By Charlotte Wheeler, Motivation Matters and Thinking Matters Consultant
It has always been the primary responsibility of schools to keep children safe. But now more than ever, schools have become these wondrous havens of normality for our young people.
Whether they have just started school aged 4, or 14 years of age in their first year of GCSEs, schools are suddenly a new found destination for young people to feel 'whole' again. They have become a home away from home; a hub of security, filled with the precious relationships of friends and teachers, with the energy and ethos of school environments coming into their own.
Headteachers and school communities have embodied the ultimate 'can-do' attitude in the face of enormous challenges - living and breathing the resilience they have been teaching for the last decade in PSHE lessons throughout the UK. The hole of absence has suddenly been filled and schools are once again establishing a new kind of normal that children pastorally so desperately need.
Schools are the destinations in which the echo of laughter and friendship can be heard resonating, with or without masks. There may be no playdates allowed, there may be no celebrations of birthdays and family events, but there is still hope and freedom within the school gates for pupils to once again feel human connection, the kindness of a friend in person and the genuine interest of a teacher without a screen. Here is a place in which they can cling onto a childhood of old and breathe deep.
The question on many teachers' minds as we draw to the end of 2020 has not just been focused on the curriculum gap, but the pastoral gap. What has each and every child in their class and form been through? How have they coped? How will this affect their ability to learn and how do they think they will cope in the future? Regardless of age, children have been flung into uncertainty to such a degree that their intrinsic motivation has been shaken through to the core. Some may have thrived, but many have found the change too much and the impact too large.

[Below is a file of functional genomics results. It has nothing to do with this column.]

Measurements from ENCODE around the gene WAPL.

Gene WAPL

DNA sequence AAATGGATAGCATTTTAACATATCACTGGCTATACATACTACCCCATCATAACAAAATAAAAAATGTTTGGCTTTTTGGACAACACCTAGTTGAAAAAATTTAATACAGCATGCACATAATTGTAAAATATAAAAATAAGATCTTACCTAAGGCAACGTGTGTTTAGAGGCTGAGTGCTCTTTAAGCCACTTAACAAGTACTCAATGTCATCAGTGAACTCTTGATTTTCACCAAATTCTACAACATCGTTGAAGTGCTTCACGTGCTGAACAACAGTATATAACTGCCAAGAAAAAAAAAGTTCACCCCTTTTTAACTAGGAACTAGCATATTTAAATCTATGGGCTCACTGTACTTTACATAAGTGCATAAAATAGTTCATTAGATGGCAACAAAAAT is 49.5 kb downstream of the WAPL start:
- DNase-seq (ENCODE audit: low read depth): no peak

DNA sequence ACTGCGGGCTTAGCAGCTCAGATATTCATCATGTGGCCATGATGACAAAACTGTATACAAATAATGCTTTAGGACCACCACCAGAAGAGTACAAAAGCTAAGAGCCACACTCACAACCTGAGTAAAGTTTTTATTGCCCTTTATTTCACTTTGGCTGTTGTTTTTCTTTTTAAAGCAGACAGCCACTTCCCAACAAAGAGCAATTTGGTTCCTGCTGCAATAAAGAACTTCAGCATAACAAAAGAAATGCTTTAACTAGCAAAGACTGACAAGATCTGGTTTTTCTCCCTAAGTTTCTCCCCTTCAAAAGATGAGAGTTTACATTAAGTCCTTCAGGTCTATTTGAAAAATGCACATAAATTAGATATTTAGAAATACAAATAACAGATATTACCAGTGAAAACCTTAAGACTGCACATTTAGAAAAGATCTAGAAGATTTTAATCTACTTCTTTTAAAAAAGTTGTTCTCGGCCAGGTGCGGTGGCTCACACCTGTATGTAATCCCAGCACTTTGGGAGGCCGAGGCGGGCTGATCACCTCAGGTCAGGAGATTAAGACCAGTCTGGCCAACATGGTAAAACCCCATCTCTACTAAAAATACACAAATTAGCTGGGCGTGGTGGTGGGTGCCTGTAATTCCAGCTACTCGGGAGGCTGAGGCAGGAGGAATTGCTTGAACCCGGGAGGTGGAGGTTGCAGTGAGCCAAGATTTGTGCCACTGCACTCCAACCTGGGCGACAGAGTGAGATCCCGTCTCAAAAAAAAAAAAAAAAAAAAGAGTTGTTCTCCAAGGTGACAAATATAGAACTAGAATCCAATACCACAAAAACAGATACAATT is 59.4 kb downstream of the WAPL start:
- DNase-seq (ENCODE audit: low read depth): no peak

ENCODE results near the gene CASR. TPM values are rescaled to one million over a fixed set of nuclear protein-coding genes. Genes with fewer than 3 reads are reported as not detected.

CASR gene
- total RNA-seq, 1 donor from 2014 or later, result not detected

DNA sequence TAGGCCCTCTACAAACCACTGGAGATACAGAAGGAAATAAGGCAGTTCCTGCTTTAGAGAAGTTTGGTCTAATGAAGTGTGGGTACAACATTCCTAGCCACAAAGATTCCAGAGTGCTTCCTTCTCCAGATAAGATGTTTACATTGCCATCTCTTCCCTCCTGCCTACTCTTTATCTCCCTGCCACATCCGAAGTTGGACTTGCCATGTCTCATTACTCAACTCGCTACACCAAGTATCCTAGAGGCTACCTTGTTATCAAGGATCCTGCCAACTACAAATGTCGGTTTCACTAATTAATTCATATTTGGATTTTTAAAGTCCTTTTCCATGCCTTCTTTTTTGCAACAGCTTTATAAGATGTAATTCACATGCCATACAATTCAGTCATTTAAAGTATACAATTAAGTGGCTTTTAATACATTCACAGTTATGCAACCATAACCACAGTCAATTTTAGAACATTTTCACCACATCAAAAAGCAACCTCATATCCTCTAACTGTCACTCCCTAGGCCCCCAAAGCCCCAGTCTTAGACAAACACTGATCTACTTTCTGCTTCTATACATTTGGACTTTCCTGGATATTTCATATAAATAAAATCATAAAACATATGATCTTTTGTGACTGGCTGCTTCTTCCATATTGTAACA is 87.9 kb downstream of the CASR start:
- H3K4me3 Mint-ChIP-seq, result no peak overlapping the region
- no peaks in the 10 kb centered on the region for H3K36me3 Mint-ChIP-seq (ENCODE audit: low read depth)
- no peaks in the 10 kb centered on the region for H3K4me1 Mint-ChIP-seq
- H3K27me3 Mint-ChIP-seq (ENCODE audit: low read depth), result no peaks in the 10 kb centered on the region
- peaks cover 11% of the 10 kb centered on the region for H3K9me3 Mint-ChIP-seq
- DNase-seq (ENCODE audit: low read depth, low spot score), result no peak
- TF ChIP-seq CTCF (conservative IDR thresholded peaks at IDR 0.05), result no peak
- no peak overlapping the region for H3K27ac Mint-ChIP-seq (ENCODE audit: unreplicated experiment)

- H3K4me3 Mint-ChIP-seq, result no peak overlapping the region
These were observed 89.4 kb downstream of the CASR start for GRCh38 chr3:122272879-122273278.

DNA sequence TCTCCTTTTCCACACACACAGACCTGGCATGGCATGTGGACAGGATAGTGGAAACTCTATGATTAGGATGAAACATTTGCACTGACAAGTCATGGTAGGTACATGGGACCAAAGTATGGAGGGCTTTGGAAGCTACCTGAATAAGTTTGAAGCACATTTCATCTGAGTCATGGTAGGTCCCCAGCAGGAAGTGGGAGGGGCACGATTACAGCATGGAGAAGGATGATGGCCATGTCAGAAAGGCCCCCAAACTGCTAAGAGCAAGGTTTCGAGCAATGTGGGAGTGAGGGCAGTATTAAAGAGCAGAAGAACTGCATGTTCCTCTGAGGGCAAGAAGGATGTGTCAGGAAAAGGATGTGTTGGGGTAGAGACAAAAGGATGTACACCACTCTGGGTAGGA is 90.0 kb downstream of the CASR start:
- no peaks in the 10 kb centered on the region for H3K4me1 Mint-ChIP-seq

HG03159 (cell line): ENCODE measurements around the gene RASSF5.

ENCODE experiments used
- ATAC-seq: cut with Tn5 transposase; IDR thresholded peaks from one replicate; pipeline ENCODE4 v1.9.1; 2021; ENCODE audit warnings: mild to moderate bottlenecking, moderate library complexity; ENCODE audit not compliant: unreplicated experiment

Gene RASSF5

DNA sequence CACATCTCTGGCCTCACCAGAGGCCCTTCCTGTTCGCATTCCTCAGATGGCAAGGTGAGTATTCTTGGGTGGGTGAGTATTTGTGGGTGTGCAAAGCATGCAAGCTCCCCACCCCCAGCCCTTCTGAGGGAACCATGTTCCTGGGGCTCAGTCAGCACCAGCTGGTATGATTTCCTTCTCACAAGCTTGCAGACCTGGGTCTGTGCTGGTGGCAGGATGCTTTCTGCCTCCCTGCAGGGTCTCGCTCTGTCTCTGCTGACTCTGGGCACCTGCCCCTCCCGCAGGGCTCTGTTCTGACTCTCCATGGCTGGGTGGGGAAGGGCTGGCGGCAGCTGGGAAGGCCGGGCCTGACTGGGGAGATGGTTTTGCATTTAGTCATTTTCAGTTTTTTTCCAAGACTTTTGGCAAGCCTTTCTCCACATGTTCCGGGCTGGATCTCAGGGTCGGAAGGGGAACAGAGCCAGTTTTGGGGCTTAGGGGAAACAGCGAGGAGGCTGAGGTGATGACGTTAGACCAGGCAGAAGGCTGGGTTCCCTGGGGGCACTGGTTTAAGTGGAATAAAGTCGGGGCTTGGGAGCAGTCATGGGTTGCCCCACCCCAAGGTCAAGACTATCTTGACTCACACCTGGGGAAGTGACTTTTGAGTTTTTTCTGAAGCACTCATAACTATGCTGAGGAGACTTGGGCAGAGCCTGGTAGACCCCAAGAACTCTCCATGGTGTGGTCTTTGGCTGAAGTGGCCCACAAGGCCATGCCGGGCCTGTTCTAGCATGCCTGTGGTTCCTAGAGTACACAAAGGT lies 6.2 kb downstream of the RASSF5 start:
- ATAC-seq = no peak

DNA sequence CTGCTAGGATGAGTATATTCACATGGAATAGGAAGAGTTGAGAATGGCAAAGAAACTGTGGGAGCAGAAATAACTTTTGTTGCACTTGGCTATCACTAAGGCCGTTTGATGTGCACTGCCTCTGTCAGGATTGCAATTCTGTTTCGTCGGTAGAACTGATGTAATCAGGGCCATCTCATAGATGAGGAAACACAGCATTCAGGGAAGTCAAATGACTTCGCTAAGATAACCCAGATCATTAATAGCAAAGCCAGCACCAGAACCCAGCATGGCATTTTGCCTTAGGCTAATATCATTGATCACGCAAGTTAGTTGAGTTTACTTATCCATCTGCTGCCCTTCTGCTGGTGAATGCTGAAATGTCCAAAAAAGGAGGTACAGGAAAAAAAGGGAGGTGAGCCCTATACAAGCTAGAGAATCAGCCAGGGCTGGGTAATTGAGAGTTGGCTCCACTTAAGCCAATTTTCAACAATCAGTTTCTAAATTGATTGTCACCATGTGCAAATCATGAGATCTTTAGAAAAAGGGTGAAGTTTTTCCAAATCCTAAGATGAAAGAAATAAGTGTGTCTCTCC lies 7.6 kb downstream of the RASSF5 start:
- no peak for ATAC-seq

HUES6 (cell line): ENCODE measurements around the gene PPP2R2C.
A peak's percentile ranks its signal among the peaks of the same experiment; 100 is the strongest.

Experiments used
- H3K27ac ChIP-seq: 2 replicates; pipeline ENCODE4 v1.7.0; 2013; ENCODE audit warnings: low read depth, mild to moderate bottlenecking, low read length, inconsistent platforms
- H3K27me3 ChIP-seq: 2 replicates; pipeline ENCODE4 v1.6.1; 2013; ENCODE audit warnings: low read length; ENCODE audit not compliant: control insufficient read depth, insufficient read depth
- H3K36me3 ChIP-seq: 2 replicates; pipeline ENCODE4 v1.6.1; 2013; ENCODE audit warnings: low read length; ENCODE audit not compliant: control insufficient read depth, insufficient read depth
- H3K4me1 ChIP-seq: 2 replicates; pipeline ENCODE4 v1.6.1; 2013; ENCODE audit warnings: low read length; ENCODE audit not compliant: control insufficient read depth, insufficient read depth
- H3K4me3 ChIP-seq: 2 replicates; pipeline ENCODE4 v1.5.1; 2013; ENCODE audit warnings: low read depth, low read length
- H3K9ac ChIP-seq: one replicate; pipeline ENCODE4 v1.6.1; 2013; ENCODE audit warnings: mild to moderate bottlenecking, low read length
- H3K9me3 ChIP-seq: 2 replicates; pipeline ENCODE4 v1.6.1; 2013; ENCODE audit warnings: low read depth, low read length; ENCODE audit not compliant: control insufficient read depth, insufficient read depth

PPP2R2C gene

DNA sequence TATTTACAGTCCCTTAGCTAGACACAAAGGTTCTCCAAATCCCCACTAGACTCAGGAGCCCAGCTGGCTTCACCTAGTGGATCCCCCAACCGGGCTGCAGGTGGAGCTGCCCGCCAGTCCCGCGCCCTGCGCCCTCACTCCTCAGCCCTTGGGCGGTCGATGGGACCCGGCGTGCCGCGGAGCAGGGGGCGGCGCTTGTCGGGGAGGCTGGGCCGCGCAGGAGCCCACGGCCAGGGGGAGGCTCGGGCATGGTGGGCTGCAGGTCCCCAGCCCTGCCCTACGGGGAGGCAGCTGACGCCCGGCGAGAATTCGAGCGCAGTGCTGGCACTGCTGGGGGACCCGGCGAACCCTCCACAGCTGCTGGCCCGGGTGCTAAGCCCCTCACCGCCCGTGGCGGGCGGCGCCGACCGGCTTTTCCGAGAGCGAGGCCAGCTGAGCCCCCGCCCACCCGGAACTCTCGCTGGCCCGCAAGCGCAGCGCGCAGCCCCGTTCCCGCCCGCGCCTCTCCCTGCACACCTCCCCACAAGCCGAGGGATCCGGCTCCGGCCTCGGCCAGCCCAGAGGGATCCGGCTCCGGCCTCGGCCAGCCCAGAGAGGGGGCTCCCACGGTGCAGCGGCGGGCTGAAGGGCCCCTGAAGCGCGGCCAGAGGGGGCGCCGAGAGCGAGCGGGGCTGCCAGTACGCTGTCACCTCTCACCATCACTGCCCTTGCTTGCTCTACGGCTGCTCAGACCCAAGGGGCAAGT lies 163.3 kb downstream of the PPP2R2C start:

At Thinking Matters we have been supporting Heads of Schools, Departments and Form Tutors in primary and secondary schools in supporting the nature of the 'whole child', ensuring that schools are catering to the increasing pastoral needs of pupils, as much as their academic needs. We are training schools to use a quick 15 minute metacognitive tool to look at the levels of motivation of a whole class or year group, looking at whether their motivational needs are met, or unmet, at an individual level and how they can be best supported. This forms a basis for vital pastoral discussions to ensure that each and every child continues to fulfil their potential at school and beyond.
At a time of great ambiguity whether it be economic, environmental or health-related, we know that the outstanding schools across the world are giving their pupils a pastoral voice, one which builds emotional intelligence and social intelligence. This is the tool box that they need for the future. A tool box which compliments their academic capability, but inherently gives them the internal determination and self-confidence they need to weather any storm.
So there may be no playdates or parties allowed, but teachers around the world have made it their mission to re-establish the love of learning within the classroom in a solid school community, who are happy to be there. No matter who you are, you have a place at school, and in the words of children's author Patricia Hegarty, "Everybody's Welcome." We thank you from the bottom of our hearts for continuing to educate the generations of the future. You have stepped up and we appreciate each and every one of you.